I’ve Never Supported Geoengineering, So Why Now?

Matt Richter, PhD

My name is Matt Richter. I’m a physicist by training and received my PhD at Stanford doing polysyllabic work that very few people in the world actually understand or perhaps care about. Given my background, you would think that I’d be all for everything and anything that could help us deal with the problem of global warming. And yes, I think it’s the single most important issue facing our species.  

However, being a physicist, I also understand how human efforts with global reach have never really worked out that well. All the carbon we’ve burned from the start of the industrial age to now? Yes, harnessing the power of fire to do work has allowed for unimaginable progress! And it’s raised atmospheric CO2 levels to truly horrific levels. Our use of plastics unleashed both endocrine disruptors and microplastics that are now found in pretty much every animal and every part of the planet, no matter how remote. We’ve disrupted fisheries, upended ecosystems, destroyed rainforests and polluted air, land, and sea. And the period of time we’re in now is looking like a period of global extinctions the likes of which may very well equal the past death of the dinosaurs.

The idea of doing something with global reach has always scared me. I mean, as a species our batting average has been pretty poor, spending our future for dubious gains today. But despite this track record of global damage, there are two reasons why I’m supporting Arctic Ice Project (AIP).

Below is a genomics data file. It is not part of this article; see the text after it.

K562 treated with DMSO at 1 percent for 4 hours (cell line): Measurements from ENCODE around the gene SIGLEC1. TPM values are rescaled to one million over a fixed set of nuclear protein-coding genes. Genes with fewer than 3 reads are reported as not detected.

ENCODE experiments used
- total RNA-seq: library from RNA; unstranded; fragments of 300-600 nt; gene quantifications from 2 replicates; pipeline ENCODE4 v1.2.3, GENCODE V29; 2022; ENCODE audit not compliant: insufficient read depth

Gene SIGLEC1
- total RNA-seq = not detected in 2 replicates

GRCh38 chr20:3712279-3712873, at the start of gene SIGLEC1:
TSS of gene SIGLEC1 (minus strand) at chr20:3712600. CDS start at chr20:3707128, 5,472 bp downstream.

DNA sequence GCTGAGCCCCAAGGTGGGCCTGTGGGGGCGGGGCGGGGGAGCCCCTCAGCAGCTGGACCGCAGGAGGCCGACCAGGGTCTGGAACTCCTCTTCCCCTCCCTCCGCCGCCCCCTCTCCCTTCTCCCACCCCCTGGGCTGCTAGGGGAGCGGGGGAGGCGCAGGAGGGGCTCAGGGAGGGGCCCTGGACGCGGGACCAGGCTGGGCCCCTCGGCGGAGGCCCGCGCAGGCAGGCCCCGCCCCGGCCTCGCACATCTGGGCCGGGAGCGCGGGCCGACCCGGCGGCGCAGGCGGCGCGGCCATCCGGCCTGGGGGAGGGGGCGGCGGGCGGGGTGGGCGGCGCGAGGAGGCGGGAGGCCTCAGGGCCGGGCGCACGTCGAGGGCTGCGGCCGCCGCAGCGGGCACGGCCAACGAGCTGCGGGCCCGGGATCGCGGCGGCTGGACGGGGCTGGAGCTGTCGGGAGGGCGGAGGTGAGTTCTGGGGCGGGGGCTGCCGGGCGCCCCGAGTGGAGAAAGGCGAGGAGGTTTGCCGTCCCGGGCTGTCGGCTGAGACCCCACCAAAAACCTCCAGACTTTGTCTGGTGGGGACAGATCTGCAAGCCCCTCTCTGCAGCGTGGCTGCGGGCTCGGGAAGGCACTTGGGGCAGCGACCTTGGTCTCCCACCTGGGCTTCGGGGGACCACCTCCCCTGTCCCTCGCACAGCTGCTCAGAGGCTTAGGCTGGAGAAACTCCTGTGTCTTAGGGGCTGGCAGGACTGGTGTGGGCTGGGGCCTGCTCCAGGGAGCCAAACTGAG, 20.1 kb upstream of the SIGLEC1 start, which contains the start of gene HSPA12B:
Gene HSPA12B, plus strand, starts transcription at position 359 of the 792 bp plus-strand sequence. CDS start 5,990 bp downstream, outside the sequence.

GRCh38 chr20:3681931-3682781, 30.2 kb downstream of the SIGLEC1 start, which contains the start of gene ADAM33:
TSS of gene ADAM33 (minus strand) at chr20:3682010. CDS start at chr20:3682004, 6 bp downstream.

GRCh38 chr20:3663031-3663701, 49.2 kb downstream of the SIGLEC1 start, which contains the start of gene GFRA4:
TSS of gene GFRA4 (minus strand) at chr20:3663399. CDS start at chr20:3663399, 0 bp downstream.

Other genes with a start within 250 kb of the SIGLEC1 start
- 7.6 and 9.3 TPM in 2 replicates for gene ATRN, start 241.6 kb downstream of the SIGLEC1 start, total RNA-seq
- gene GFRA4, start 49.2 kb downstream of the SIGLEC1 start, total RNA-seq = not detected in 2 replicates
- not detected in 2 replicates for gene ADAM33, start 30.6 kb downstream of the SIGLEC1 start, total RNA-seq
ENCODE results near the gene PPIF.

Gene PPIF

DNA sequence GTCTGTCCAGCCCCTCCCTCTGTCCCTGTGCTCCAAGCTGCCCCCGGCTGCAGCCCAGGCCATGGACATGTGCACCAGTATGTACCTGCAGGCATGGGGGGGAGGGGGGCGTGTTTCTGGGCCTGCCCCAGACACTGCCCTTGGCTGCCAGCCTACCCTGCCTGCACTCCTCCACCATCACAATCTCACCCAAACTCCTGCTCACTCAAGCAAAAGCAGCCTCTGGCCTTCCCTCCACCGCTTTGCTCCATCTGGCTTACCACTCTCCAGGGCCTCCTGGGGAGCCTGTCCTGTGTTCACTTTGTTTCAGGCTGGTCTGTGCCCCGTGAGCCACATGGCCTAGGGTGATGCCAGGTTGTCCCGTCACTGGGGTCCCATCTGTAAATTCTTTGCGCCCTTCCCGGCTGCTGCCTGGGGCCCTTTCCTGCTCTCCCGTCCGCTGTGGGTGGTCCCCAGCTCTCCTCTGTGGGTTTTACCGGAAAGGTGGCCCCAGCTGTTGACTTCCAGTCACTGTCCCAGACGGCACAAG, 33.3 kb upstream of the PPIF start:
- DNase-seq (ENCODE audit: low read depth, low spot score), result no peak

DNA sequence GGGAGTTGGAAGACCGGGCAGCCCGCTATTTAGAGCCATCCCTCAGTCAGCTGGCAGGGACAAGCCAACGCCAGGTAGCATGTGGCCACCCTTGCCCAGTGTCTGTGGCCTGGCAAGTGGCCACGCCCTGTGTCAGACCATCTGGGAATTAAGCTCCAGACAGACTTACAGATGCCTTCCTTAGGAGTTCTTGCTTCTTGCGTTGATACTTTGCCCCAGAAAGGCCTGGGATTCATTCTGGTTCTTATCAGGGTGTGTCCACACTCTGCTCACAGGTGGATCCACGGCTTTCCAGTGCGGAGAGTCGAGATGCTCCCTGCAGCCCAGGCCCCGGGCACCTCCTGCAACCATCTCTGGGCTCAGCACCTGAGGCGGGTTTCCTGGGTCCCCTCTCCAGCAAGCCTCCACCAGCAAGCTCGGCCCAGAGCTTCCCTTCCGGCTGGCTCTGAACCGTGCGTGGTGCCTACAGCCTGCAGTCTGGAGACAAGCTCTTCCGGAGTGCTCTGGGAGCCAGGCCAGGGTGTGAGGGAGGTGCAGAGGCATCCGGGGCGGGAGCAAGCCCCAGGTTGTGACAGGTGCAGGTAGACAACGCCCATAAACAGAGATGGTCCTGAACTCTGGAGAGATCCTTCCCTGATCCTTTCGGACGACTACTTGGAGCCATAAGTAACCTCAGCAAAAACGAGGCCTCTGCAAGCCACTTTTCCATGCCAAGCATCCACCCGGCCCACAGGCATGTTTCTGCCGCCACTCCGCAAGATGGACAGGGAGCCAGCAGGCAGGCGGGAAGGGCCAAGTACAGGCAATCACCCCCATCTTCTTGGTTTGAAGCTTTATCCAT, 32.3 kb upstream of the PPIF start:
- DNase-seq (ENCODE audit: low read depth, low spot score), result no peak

The first reason I support AIP is time, or rather the lack of it. I come from a family that has been active in environmental science for a long time. My father, Burton Richter, won the Nobel Prize in Physics for running one of two groups that confirmed the Standard Model (better known as Quarks to people outside the field.)  After winning the Nobel Prize, his focus slowly but surely moved to energy policy– even writing a book, Beyond Smoke and Mirrors: Climate Change and Energy in the 21st Century. Were he still alive, I think even he, a subject matter expert, would be surprised at how fast change is happening now. Growing up in science, around people who really care about making the planet a better place, I’m more aware than most about the scale and scope of the issues we’re facing. Change is here now, and it’s happening fast. There is no time to “wait and see” as so many who don’t want to change advocate doing. There is no time to lose to make a difference. 

The second reason I support AIP is how it works. Small hollow glass spheres are spread onto new ice to make it more reflective so that it can get thicker faster and last longer. These are called “hollow glass microspheres” in the trades, but try to think of them as “shiny sand.” This shiny sand is composed of silica, which is ubiquitous. This approach appeals to me. Research is continuing, but this appears to buy us time to do the big work of decarbonizing while stalling the worst impacts of climate change.

These are the reasons I’m giving my support to AIP. We’re almost out of time and this approach just makes sense. I would like to encourage others to join me in supporting Arctic Ice Project while we still have time to make a difference.

 

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